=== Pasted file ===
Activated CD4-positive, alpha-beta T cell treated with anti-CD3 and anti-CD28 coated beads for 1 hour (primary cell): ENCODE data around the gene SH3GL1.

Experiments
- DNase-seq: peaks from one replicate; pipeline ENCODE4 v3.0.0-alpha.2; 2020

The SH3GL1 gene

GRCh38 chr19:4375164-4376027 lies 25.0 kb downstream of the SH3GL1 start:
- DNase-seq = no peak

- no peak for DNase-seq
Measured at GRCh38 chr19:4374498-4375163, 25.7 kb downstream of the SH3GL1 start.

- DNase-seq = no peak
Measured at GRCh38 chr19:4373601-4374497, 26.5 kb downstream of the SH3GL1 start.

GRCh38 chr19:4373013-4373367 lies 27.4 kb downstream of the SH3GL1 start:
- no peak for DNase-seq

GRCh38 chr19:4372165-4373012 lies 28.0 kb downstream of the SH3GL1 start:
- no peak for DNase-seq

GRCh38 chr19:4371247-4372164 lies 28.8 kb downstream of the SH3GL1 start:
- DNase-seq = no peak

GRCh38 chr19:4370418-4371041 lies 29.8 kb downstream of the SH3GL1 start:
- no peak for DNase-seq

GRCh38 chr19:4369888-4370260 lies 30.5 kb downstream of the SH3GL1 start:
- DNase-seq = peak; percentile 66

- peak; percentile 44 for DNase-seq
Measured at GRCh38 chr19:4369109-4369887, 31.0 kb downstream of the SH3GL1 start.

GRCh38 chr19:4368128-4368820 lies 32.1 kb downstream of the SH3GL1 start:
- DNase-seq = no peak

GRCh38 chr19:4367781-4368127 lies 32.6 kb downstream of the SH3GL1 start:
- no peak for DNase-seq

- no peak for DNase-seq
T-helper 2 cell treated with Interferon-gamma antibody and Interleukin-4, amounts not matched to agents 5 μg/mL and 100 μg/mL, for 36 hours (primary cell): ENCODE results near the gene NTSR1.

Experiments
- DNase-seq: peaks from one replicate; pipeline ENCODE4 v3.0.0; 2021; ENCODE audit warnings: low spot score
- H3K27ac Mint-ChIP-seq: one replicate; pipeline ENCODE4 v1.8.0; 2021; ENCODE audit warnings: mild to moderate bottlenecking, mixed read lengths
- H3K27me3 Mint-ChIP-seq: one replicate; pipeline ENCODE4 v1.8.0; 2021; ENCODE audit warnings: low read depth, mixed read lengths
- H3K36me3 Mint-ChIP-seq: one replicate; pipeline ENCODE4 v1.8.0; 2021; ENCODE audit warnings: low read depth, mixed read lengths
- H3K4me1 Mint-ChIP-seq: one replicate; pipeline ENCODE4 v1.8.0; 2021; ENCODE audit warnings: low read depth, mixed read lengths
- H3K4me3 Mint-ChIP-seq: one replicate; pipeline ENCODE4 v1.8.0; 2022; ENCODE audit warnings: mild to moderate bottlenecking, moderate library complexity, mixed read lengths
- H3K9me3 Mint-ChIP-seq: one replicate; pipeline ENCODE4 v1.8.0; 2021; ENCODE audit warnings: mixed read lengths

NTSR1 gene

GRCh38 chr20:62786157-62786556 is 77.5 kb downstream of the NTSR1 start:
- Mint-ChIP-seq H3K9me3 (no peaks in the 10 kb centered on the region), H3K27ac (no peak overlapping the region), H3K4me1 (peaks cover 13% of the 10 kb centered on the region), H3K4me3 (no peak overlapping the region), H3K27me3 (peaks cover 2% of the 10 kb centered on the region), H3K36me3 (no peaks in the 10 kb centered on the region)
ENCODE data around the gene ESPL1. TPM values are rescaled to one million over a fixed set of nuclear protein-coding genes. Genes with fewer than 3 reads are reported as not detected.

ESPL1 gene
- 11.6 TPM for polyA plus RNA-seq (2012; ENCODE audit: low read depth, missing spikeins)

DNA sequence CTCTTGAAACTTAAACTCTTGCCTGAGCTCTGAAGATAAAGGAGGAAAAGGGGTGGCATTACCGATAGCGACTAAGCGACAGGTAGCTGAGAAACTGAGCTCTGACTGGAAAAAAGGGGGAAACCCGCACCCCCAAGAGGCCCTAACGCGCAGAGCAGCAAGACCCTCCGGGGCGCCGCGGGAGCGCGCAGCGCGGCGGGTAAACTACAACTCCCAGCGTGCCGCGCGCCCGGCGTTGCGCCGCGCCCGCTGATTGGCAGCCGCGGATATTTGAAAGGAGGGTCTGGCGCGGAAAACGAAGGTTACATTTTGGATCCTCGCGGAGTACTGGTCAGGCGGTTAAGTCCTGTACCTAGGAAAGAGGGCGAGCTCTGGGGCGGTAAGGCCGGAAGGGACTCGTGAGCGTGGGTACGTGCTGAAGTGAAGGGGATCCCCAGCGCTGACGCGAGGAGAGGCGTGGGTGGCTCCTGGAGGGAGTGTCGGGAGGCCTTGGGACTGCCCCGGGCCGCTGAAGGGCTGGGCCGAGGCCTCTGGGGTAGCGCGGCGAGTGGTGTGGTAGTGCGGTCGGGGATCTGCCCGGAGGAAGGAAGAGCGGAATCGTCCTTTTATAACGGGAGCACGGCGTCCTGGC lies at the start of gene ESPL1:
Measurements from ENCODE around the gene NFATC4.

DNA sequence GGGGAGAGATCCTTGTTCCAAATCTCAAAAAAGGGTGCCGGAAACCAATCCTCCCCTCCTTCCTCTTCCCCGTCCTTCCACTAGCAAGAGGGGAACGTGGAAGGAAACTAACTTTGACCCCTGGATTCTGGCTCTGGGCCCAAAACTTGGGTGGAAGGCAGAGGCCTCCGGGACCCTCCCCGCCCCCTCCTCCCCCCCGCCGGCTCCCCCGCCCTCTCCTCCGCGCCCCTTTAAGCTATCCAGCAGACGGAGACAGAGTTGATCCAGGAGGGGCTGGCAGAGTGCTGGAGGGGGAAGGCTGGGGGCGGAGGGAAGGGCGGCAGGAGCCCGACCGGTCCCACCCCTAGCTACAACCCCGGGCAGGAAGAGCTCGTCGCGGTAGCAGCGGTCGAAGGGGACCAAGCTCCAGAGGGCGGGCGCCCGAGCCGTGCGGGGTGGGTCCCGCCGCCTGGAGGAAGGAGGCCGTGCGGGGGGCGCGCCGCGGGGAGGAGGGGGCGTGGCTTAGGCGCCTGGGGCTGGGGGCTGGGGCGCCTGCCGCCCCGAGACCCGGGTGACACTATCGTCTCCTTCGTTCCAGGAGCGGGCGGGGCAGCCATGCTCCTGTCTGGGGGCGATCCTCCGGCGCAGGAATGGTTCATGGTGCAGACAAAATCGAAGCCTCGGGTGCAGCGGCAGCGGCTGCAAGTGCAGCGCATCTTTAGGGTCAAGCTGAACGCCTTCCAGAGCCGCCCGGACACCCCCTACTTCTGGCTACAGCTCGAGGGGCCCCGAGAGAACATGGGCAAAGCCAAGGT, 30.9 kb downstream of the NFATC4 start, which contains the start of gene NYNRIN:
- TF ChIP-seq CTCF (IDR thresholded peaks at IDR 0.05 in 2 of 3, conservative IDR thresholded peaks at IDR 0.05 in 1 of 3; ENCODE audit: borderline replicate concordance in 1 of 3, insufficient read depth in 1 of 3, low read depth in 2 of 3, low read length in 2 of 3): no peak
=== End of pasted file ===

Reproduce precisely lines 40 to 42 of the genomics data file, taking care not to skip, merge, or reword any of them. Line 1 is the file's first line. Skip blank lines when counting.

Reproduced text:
ENCODE data around the gene ESPL1. TPM values are rescaled to one million over a fixed set of nuclear protein-coding genes. Genes with fewer than 3 reads are reported as not detected.

ESPL1 gene
- 11.6 TPM for polyA plus RNA-seq (2012; ENCODE audit: low read depth, missing spikeins)